While its situation is drastically different from a growing Pacific Northwest, I am particularly impressed by Youngstown OH, which is making a name for itself as one of the most experimental planning cities in the US, with its shrinking city concept. It is led by the country’s youngest mayor (elected at the tender age of 33). Now in his second term, his city is making headlines as one of the best places in the country to start a business.

Tacoma is hard at work at its own structural re-invention. Over the past year, they have adopted a new downtown strategic plan, a new downtown comprehensive plan, and development studies for some of its key neighborhoods.

For the Brewery District, a group of stakeholders, including the Hillside Development Council, the University of Washington (their new campus is just next door), the city, the arts community, business and land owners, recently came together to talk about what they would like to be. There is a lot of optimism surrounding the future of the District; in nearly every meeting, someone would mention wanting to be more like Granville Island, Vancouver. The Brewery District has decided on a Tacoma-driven, south sound, flavor – a diverse and activated place of production.

 Granville Island, Vancouver

“Production” instead of “industry” underlies a progressive diversification of meaning. We are moving away from location-specific industry; and “production” suggests an evolution, signifying technological innovation and adaptation such as the need for robustness, resilience and environmental sustainability.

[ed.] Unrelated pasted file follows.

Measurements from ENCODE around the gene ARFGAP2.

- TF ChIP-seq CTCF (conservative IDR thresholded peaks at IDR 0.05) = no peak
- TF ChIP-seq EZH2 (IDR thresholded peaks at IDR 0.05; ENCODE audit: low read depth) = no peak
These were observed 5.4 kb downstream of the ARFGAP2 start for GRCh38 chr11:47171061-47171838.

The actions suggested by the Brewery District groups and documented in a new Study due out soon includes:

  • Adaptive re-use of a former carriage house into a public market/incubator space;
  • The introduction of a gathering place and bike/ped path on a decommissioned BNSF rail line;
  • Potential for an art school, live-work lofts or more activated public use in the Nisqually Power Station (now owned by Tacoma’s most famous glass artist Chihuly); 
  • A new arts complex for a variety of performance managed by the School of the Arts just up the street;
  • Reintroducing the original brick on Holgate Avenue to slow traffic and take back the public realm as a shared space.

These ideas are not brought from the outside, but from those who have lived and worked in Tacoma. To succeed, it will need to be a grassroots driven process, building off these lifetimes of investment and local talent. The Brewery District is already in proximity to some of Tacoma’s best assets, close to the campus, the waterfront, to LRT transit. Its remaining Brick Breweries are aching for a reinvention. I can’t wait to see what will happen next.

This is an early peek at some of the ideas the VIA team produced as part of our exploration:

by Stephanie Doerksen, VIA Architecture Vancouver Office

At the beginning of 2010, two American cities made notable changes to their transit systems. Baltimore implemented the first of three entirely free bus routes called the Charm City Circulator, while Portland began charging bus fares in its well-known “Fareless Square” downtown.

Those looking for trends in the transit world will certainly be confounded by these opposing moves. What do they indicate about the viability of free public transportation for inner cities?

A large area of downtown Portland, commonly known as “Fareless Square” has been a free transit zone since 1975. It was initially implemented to combat air pollution and a lack of parking in the downtown core. Although the square has succeeded in attracting greater transit use, it has also been faulted for encouraging crime and annoyance on buses. This type of free transit zone also makes it slightly more difficult to collect fares when patrons board buses in the free zone and then continue travelling outside the zone.